|February 17, 2010, 8:39 am|
SEATTLE – DVD rental kiosk chain Redbox has agreed to wait 28 days after Warner Bros. releases new movies for sale before offering to rent them for $1 a night.
The agreement announced Tuesday ends a lawsuit that Redbox, a subsidiary of Coinstar Inc., filed against Warner Bros.' home video unit last August. That was its third such suit against a studio that wanted to delay cheap rentals to boost sales of DVDs, a significant moneymaker for movie studios.
Redbox said in the lawsuit that it was being unfairly prevented from buying discs from wholesalers. The company had resorted to buying new-release DVDs from retailers at higher prices to keep its kiosks stocked with new titles.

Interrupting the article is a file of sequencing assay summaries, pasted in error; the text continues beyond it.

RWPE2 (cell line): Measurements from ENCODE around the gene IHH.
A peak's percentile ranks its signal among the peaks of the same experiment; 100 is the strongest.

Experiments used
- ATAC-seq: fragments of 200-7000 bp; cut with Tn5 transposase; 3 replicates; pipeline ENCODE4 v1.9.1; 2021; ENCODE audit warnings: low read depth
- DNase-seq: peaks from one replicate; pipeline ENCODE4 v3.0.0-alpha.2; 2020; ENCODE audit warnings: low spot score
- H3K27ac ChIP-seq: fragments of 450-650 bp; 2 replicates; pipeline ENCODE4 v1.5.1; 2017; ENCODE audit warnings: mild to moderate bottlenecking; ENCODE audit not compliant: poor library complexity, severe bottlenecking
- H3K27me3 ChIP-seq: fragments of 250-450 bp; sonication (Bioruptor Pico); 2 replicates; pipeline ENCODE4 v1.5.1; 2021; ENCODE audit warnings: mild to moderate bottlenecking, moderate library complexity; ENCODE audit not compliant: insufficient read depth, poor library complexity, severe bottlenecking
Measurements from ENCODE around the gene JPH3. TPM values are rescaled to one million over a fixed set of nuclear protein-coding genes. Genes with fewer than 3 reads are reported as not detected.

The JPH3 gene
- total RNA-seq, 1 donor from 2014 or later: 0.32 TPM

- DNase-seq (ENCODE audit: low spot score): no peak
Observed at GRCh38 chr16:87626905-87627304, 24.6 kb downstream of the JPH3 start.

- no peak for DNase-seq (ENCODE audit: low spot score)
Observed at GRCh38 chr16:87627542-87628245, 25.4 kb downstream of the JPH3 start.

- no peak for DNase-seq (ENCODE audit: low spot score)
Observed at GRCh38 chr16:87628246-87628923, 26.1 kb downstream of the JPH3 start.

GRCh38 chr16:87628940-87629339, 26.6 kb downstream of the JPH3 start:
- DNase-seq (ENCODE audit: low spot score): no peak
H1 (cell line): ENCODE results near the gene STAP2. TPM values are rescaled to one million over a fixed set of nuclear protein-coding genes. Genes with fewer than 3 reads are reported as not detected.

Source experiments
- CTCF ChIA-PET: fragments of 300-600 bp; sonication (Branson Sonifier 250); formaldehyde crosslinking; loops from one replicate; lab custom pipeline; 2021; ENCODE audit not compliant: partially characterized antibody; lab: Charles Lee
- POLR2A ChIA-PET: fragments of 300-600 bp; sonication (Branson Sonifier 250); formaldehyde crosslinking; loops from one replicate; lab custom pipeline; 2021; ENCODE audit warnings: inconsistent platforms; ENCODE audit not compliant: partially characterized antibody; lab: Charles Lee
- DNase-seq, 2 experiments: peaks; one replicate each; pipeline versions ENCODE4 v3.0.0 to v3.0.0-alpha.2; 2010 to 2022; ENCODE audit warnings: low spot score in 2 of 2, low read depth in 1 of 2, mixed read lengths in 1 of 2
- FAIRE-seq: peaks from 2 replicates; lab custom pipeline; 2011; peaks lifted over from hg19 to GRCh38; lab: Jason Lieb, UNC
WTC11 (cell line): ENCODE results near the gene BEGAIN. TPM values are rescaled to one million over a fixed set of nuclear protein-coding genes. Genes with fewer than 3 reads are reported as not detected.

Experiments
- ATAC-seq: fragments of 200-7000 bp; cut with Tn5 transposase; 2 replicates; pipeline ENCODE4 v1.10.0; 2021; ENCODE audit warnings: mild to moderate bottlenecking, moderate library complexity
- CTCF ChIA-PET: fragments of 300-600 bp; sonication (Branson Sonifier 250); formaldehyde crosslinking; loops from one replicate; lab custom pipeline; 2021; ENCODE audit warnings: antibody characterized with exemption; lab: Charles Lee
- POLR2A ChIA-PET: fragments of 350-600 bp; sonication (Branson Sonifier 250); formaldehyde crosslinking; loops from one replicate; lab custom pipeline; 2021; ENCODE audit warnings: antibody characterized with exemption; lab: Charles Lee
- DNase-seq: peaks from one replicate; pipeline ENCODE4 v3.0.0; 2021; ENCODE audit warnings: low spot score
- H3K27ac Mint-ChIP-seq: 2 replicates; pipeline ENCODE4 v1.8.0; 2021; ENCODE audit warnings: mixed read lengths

The two-year deal with Warner Bros., a division of Time Warner Inc., will lower the cost Redbox has to pay to stock its machines. Redbox agreed to destroy used DVDs after their popularity in the kiosks wanes instead of selling them for $7.
|January 27, 2010, 8:51 am|
Originally posted by Erik Gruenwedel - Home Media Magazine - January 26, 2010
Wal-Mart Stores and Target Corp. have apparently begun limiting quantity purchases of new-release DVD movies to five copies per title — a move that further underscores an emerging sellthrough window and could pose a serious challenge to rental kiosks.
The world’s largest retailer, and Target, which represent two of the largest retailers of new-release DVD and Blu-ray Disc movies for the studios, instituted the policy Jan. 26 in time for the weekly new releases, according to Ted Engen, president of the Video Buyers Group, which represents more than 1,000 video stores.